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Marketing to Children

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Marketing to Children The ancient Code of Hammurabi banned sales to or purchases from a minor without a contract and witnesses, making such an act punishable by death (Duhaime 2003). Today's society rarely questions the ethics of advertising and selling to minors, and marketers are no longer considered thieves for their actions. Advertising surrounds children and encourages them to consume today on television, in magazines, at the movies, on the Internet and on billboards. And consume they do. Marketing influences children's habits and attitudes and there are great consequences that come with this amount power over them. Specifically this paper will discuss how marketers influence children from a young age, the techniques that marketers use to do so, and the consequences. Through the use of statistics and thorough research it will be proven that children at a young age are without a doubt quickly turned into consumers. The federal government, the federal courts, and individual citizens have taken a growing interest in the ethics of marketing to minors in recent years. Marketers have become interested in the powerful under eighteen market. According to Teenage Research Unlimited, teenagers spent over one hundred and seventy two billion dollars in 2001, up from one hundred billion dollars in 1995 (Choi 2003). ...read more.


Stephen Kline points out in his article Limits to the Imagination: Marketing and Children's Culture; "Marketing people know and accommodate this [popularity of products through importance level] by designing within television campaigns a saturation factor. Because of limited memories, children must be repeatedly exposed to the toy or brand name. They must also see other children play with them (in ads and real life) and become aware of the popularity of the item through peer as well as television pressure. Reach figures from eighty to ninety percent of market and five repeated exposures are considered the minimum to get recognition in the children's market and establish effective peer pressure. The importance of the idea of saturation is that it provides the means of engaging children's social perceptions." Advertising can create a fantasy world for children where harmful substances such as cigarettes and alcohol are appealing. Budweiser beer ads in the late 1990s captivated children with cartoons of frogs, penguins and lizards, making them kids' favorite ads year after year (Kaplan, p.41). Advertisers reap the benefits of the insecurity of teens and pre-teens, where having the right name brand clothes or trendy car can play a significant part in becoming popular. Brands act as stamps of authenticity, genuineness or group membership. ...read more.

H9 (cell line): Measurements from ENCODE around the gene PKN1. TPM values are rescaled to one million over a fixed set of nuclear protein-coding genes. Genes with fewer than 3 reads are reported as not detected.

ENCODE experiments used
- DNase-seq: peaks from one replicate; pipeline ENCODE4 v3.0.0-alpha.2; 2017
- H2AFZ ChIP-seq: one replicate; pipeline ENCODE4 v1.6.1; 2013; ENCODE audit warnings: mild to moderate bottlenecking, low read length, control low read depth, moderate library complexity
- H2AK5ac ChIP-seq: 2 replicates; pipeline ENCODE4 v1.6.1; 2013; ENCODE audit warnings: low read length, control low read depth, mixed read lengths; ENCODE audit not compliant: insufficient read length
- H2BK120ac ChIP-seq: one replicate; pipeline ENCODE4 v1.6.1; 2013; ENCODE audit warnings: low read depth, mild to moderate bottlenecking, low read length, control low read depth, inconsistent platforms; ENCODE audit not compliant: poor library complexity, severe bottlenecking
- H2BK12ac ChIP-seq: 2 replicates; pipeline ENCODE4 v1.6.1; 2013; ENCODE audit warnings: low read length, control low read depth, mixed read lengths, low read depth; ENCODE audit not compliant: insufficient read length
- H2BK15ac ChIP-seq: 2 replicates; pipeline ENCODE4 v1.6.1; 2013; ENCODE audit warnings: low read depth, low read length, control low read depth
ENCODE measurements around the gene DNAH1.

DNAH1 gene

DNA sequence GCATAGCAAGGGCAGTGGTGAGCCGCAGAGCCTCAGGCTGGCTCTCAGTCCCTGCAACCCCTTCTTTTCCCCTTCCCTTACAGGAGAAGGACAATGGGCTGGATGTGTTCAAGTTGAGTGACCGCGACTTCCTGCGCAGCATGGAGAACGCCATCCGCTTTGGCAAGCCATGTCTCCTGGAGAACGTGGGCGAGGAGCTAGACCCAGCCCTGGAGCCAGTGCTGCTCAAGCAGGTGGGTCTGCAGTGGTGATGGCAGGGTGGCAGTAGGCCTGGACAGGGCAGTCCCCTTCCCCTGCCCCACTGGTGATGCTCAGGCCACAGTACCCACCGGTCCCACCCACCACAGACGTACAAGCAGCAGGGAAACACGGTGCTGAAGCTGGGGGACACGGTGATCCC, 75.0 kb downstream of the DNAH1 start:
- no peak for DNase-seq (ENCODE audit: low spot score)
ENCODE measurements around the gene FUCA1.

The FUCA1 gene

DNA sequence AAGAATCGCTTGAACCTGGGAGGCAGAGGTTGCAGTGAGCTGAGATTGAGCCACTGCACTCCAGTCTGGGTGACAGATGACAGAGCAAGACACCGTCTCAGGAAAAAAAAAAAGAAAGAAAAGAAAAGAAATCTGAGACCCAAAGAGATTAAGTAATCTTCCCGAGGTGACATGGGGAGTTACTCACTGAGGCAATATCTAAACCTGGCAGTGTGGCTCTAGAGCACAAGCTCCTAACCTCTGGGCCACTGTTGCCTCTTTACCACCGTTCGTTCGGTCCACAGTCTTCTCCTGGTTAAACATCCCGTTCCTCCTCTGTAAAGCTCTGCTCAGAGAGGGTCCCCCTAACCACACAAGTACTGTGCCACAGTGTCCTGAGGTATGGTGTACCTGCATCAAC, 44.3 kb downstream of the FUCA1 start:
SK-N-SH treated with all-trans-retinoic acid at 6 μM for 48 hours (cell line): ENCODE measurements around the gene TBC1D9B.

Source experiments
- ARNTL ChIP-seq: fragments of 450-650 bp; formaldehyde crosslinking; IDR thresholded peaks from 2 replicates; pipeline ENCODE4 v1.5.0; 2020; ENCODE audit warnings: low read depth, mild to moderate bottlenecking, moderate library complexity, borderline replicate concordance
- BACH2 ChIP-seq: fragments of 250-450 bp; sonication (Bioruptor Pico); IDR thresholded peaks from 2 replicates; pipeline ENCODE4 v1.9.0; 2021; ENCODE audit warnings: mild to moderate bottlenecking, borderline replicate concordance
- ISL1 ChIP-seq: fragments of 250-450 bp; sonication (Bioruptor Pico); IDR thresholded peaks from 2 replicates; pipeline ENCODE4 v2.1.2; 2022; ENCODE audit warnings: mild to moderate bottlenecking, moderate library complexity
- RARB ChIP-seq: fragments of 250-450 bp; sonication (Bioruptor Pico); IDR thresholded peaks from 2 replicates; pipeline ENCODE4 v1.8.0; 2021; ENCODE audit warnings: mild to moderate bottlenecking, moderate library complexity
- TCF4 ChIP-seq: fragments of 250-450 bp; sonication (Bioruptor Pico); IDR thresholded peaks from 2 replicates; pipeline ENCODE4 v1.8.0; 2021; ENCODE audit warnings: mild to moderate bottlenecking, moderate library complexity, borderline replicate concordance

Parents must work to shape a new political and social environment to protect children from advertising and marketing. Implementing some of the suggestions above can help reverse the damage inflicted on children at an early age by marketing, and better prepare them for making sound decisions as adults. Conclusion This paper began with a description of how marketers have influence over young children and ended with suggestions on how to stop this control over young minds. Using the language of the child, sensationalizing products, and taking advantage of their vulnerable minds are all effective ways marketers' ambush children through advertisements. Nevertheless, to help diminish this problem parents ought to limit and monitor what their children are viewing or playing with, and encourage them to participate in physical activities, or any activities that are set away from the claws of marketers. However, this might help reduce the problem but new areas of the ethical debate will also continue to grow. Some of these new issues are the controversies that are arising from the growth of the Internet and of global marketing. Both the government and parents need to be aware of this continuing debate as these new issues arise. The boundaries in media and advertising are rapidly changing. Children and adults need to be able to recognize the intensity of advertisements over young intellects, therefore, they can prevent themselves and others from being sucked into the corporate community. ...read more.

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